It’s been almost a month since the US Government shut down on December 22, 2018, and while some effects of this record-breaking shutdown are obvious, others are flying under the radar — including the increased vulnerability to cybercrime faced by millions of Americans.
Government websites are currently warning users to be wary of entering sensitive information as their digital certificates expire. For non-security professionals, this may seem like an adequate solution to the problem; however, this “warning” is only scratching the surface, and the reality is that IT systems of all types depend on digital certificates to operate safely.
Digital certificates also secure the internal computing applications that keep our government agencies running. They are essential to information flow, financial transactions, healthcare, utilities, transportation, defense, and other important functions. Without active certificates, all of these government functions are at risk of shutting down.
Recent research from Netcraft revealed that more than 80 digital web certificates used by .gov websites have expired and will not be renewed during the shutdown. Since large agencies might be using thousands of certificates, they require continual monitoring and care to ensure that certificate expirations don’t create outages or data breaches.
December’s widespread outage in service for O2, Softbank, and other major cellular carriers, shows the damage that unaddressed certificate expirations can cause. Reports of expirations in agencies such as NASA, the Department of Justice, and the Court of Appeals, emphasize the seriousness of this possibility.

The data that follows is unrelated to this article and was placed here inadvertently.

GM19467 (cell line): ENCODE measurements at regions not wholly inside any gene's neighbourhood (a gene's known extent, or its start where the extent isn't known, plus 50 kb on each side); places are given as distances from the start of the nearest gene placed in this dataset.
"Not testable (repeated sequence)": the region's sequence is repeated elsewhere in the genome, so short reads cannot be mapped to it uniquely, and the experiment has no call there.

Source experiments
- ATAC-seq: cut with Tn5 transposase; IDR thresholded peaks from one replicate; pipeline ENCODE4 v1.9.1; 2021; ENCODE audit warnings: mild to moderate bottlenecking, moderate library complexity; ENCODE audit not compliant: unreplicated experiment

History shows us that cybercriminals leverage opportunities and adjust their methods, targets, and timing to gain the greatest advantage. Cybercriminals, like all criminals, attack when their targets are most vulnerable—like when there is a disruption from the normal day-to-day. The widespread disruption of normal business processes and established roles that occurs during a shutdown can open agencies up for social engineering attacks like Business Email Compromise (BEC) or other spear phishing schemes. Criminals may try to capitalize on the confusion from the shutdown to trick employees into misguided actions that they wouldn’t otherwise engage in.
As we enter the 26th day of the shutdown, Americans, as well as the enterprises who closely alongside different government organizations, remain in the dark and at risk. The widespread uncertainty may fool unsuspecting civilian workers into giving away information, access, or even money to a criminal posing as a government worker.
Certificate automation and management is one way organizations can defend against this kind of risk. The technology can monitor and automatically replace expiring certificates, give visibility into the certificates in use, and even discover new certificates before an unexpected expiration can cause a problem — reducing the risk of lost revenue or data and financial penalties for outages or security breaches.
For now, be cautious when visiting US Government sites during this shutdown — especially those that display a Not Secure warning or certificate error.